UI/UX Articles and Interesting Tidbits of the Week


Here are some interesting finds on UI/UX of the week!


Planning for Long-Term Business Growth. Interesting and succinct article from Inc. Magazine on the topic of planning for long-term business growth. The author, Steve Chambers, rationalizes three main aspects: Technological Evolution, Spending Habits, and Consumer Trends Shifting. The convergence of these factors allows for strategies and investments to be soundly devised, even contemplating layers of unpredictability that naturally exist (which for instance the Pandemic was a good example, functioning on multiple levels as a public health care challenge, but also as a catalyst for many businesses and even working methods, to name just a few). Well worth a read and reflection. Highlight of the article includes:

“Technology is a business necessity. Businesses can use technology to engage with customers via digital marketing, analyze data to predict customer habits and spending patterns, and enhance the customer experience through online ordering and delivery capabilities. The one commonality between all these benefits is the customer. As the consumer landscape evolves, technology finds itself playing a two-pronged role. Technology first has the power to identify and captivate an audience. With technology deeply embedded within our culture, the ability to show up where consumers are and engage with them digitally is a critical component in reaching and maintaining your audience.”


Enhancing UX/Product Design with Pertinent KPIs. Another great article from Vitaly Friedman published on Smashing Magazine on the topic of further substantiating Product Design decisions with clearly defined KPIs (and clarifying the ROI for these same decisions). It’s a very pertinent article, since at times when going through a Design Exploration/Incubation, many teams, and Designers in particular lose sight of the cost associated with devising these solutions, but also and just as importantly, how to measure the efficiency of what is being crafted. These multiple layers of KPIs, for the Design Process itself, for the Product Effectiveness which manifests as Business KPIs as well, are tremendously important, and this thorough article advocates quite a few KPIs to keep in mind, including top tasks completion rates, accessibility score, web performance score, to name but a few. Worth reading through. Highlight of the article includes:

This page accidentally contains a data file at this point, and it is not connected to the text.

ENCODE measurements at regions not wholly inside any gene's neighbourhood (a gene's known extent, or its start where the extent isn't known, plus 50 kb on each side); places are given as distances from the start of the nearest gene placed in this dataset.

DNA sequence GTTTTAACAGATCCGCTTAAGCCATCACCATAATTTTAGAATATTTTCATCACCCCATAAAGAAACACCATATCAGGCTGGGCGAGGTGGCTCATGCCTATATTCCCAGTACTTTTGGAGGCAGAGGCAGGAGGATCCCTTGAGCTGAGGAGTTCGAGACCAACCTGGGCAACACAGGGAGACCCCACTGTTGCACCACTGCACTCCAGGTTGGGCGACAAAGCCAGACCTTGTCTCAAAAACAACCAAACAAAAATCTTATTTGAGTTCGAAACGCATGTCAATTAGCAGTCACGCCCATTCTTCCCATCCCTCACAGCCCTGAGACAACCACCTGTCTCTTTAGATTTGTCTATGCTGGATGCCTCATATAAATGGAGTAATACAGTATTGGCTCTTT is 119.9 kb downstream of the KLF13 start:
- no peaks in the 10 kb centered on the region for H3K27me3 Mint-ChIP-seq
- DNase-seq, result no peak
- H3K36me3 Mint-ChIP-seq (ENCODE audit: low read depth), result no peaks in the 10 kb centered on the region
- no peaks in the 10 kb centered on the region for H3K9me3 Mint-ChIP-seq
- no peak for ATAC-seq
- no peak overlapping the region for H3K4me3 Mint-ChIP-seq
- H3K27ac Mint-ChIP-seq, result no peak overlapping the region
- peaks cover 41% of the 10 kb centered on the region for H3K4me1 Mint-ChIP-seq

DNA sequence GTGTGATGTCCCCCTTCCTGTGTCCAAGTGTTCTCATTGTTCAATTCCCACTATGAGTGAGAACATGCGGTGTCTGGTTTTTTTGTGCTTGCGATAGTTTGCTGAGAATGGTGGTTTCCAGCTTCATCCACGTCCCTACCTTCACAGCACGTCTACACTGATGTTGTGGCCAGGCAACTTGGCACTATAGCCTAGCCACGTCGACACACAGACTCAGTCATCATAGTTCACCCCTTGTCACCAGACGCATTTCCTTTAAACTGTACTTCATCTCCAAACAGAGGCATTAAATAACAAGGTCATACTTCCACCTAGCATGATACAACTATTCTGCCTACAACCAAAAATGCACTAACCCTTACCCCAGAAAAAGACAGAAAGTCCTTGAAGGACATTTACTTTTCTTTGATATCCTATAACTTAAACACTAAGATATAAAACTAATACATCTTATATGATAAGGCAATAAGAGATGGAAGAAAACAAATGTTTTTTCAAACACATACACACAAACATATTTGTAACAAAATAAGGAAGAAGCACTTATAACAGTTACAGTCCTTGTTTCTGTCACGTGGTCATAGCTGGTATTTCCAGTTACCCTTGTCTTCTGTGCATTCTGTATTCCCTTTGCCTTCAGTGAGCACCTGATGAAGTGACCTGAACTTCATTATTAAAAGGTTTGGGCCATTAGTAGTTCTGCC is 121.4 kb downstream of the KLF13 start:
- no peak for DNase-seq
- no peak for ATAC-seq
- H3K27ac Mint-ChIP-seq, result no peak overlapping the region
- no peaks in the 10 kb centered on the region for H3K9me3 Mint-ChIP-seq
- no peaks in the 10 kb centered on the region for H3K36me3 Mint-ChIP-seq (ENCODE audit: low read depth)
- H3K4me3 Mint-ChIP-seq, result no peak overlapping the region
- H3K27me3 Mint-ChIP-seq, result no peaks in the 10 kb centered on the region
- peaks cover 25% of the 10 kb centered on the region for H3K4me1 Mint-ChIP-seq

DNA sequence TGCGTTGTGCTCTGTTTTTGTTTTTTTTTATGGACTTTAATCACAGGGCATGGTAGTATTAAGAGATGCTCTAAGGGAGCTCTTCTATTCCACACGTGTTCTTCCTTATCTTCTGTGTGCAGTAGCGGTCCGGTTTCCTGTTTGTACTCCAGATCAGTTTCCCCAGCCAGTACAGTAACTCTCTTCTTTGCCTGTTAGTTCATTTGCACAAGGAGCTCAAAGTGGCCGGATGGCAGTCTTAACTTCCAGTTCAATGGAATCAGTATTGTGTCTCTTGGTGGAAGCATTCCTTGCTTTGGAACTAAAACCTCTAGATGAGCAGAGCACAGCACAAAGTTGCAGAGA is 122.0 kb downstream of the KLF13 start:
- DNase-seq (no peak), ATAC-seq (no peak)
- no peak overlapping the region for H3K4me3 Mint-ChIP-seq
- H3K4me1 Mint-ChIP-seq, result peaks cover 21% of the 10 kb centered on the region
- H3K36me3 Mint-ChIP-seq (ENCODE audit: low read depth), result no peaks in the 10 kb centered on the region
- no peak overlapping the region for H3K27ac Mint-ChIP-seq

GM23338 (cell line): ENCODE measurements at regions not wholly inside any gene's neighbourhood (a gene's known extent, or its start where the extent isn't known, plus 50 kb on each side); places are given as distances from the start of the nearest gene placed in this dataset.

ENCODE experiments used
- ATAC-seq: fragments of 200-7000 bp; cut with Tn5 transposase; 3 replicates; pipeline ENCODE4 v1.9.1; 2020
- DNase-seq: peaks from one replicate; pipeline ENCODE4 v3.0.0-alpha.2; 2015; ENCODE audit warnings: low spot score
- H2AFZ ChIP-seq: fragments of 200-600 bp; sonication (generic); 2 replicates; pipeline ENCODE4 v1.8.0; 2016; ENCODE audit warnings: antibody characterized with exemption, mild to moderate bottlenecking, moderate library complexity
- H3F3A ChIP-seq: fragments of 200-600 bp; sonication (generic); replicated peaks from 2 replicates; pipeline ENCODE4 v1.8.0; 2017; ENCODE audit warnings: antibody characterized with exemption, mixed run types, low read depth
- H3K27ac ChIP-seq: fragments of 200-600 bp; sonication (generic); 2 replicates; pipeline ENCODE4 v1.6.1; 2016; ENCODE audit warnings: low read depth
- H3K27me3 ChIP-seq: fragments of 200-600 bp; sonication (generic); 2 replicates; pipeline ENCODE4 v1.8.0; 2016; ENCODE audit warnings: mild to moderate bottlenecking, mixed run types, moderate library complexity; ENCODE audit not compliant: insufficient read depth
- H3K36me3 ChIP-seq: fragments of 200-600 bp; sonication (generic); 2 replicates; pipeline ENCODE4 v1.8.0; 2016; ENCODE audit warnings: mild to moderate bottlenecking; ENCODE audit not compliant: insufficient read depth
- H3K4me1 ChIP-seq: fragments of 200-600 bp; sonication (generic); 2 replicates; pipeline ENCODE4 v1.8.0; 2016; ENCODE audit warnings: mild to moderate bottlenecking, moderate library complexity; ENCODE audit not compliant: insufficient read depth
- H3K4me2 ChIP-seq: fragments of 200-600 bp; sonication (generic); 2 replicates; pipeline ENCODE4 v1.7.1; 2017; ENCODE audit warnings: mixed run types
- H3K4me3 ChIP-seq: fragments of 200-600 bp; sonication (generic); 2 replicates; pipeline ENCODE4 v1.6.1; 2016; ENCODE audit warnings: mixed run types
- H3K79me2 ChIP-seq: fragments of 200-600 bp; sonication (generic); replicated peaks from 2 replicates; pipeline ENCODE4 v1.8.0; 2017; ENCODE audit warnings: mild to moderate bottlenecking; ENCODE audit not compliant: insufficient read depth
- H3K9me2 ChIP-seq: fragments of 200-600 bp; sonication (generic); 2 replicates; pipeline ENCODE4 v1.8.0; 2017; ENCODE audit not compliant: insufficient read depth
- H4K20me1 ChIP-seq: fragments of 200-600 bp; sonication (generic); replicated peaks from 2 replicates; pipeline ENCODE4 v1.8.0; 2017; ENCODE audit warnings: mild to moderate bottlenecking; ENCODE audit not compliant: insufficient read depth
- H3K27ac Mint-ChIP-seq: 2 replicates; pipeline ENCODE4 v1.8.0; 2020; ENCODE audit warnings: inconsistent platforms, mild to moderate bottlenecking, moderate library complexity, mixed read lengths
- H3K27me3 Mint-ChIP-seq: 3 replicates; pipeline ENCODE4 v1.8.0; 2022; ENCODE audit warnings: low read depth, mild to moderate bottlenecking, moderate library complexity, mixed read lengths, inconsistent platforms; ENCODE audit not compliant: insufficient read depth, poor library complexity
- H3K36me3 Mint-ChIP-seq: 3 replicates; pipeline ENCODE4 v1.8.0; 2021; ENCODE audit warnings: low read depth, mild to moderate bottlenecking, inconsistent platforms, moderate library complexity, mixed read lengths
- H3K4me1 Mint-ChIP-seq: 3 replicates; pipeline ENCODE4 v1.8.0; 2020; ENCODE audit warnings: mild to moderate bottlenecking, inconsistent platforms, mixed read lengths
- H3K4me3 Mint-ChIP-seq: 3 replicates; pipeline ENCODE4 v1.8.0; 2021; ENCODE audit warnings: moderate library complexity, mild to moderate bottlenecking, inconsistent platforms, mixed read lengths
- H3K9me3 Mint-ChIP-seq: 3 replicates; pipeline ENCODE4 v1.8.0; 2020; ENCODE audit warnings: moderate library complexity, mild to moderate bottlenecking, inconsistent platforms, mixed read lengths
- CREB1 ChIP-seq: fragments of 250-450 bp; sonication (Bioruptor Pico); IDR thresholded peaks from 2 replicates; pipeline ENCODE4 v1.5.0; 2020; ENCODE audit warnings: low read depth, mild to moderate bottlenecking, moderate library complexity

“Recently I’ve started setting up dashboards of design KPIs in organizations that I work with. Together, we decide on key attributes that are important to provide a better UX, and then we track them repeatedly over time, very much like we would track other metrics in the organization. One thing that I learned quickly is that these metrics can’t exist in isolation; they need to be connected with the business goals, e.g. describe the accuracy of submitted data, or the quality of leads, or error recovery rate. While organizations often focus on end goals alone (leads, for example), we try to discover all key attributes that contribute to reaching these end goals. These, in fact, are design KPIs.”


Going Back to the Office Anxieties. Interesting read from The Fast Company and author Lia Garvin on the topic of going back to the office. As many workers are transitioning to either full office situations or hybrid ones, it’s worth considering the anxieties that come with it. While the world is never going back to what it was before the Pandemic, there are different ways for us to navigate these slightly adjusted working methods. The author provides some sound advice in terms of Time Management, shifting Perspectives and Embracing the Volatility and Evolution of how we work and collaborate (and how we divide our time while doing so). Well worth a read. Highlight of the article includes:

“Think like a project manager and plan your weeks to maximize your time in each location. Are there ways to cluster meetings in the office to the morning or afternoon so you can save on commute time by driving during off-hours? Experiment with a few different plans for the week over the course of a month to see what works best, knowing your goal is to understand what your new relationship with time looks like.”



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